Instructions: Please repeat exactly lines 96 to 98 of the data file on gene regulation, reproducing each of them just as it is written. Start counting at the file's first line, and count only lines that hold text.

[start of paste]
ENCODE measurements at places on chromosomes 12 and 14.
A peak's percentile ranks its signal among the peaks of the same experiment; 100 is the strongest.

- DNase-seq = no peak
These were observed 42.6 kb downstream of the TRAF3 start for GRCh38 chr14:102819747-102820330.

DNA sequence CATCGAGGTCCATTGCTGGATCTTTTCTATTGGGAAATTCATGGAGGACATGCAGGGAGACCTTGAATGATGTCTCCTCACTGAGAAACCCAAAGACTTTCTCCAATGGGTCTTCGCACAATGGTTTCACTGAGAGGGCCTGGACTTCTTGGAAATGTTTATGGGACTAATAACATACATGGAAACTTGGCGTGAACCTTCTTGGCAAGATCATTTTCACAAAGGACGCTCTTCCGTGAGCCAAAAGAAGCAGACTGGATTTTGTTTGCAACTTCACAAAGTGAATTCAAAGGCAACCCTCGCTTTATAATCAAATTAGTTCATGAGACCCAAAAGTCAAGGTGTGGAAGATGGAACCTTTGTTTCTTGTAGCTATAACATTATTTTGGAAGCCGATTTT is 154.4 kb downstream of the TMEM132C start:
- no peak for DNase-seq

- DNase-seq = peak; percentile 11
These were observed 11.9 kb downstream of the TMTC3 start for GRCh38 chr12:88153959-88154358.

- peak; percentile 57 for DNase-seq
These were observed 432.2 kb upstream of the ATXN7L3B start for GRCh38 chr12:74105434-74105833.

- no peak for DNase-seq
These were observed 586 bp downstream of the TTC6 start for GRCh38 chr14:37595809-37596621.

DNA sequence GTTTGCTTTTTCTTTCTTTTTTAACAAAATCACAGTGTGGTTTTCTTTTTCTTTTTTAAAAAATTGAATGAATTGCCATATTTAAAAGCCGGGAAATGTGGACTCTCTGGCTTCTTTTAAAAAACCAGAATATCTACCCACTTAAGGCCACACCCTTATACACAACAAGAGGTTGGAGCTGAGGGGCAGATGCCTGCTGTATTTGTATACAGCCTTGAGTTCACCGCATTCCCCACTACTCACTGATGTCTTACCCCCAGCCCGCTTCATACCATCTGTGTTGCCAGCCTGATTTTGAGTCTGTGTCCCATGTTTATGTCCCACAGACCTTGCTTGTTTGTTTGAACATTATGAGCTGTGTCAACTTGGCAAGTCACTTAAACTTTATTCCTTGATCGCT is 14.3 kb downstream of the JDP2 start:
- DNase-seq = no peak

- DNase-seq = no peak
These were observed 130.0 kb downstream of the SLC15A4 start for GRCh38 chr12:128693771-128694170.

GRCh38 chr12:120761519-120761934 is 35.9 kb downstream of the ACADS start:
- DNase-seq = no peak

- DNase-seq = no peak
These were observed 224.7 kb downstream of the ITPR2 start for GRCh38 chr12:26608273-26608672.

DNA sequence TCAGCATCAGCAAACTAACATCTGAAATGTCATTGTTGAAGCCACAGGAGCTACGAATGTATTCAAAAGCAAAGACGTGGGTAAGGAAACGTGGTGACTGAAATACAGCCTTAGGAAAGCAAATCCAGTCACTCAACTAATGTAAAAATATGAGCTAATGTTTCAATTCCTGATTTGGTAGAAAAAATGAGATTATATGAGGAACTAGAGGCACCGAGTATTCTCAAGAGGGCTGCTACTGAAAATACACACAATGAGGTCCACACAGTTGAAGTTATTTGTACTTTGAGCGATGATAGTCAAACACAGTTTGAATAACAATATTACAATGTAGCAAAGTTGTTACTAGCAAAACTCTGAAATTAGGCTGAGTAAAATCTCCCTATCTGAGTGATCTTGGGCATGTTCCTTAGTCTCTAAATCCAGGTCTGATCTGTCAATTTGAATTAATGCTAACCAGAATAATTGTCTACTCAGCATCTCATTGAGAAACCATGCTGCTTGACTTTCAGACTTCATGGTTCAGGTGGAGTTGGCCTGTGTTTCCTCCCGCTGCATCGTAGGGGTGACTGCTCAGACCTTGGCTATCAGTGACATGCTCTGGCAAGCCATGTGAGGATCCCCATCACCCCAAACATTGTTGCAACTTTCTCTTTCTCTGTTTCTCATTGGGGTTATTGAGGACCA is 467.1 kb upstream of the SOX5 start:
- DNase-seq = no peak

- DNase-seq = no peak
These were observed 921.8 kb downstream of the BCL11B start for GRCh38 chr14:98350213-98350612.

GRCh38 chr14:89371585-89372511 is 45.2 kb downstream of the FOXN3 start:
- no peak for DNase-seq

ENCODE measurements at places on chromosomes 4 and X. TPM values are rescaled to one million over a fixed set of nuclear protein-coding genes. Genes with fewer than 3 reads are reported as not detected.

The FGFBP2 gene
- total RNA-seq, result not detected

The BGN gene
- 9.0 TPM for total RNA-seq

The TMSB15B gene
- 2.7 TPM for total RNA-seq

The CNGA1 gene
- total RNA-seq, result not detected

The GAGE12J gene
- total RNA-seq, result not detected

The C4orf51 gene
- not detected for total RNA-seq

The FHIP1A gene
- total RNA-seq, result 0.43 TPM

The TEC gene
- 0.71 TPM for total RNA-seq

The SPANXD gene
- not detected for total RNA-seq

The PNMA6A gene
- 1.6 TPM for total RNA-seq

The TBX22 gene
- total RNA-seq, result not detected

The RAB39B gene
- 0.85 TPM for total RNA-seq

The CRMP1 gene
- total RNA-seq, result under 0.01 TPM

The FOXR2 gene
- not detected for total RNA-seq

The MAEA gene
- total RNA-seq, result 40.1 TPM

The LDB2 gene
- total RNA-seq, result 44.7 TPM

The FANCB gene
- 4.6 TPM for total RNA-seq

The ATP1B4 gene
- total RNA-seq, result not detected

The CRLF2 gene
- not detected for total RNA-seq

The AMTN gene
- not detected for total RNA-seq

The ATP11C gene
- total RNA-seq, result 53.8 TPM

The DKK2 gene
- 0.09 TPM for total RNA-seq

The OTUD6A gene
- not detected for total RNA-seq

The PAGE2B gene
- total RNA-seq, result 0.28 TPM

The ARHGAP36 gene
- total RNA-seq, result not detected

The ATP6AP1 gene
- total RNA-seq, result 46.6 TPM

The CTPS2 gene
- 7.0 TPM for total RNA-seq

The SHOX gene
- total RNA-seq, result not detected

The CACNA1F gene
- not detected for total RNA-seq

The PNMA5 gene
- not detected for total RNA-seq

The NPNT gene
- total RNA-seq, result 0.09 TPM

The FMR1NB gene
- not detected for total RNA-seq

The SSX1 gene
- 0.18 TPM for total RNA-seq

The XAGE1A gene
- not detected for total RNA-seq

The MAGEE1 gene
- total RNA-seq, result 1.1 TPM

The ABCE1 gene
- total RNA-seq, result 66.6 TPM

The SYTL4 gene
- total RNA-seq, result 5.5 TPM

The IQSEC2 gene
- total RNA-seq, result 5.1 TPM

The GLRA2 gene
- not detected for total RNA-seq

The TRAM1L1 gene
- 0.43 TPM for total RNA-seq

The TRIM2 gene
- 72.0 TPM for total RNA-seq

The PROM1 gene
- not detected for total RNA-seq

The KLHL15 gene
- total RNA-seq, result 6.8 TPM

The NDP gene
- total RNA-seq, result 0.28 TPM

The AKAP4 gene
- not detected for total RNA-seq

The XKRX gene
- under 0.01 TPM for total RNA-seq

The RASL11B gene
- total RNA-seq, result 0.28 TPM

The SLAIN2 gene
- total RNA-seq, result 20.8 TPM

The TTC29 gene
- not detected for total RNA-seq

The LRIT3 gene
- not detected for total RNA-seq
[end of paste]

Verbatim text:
The MAGEE1 gene
- total RNA-seq, result 1.1 TPM

The ABCE1 gene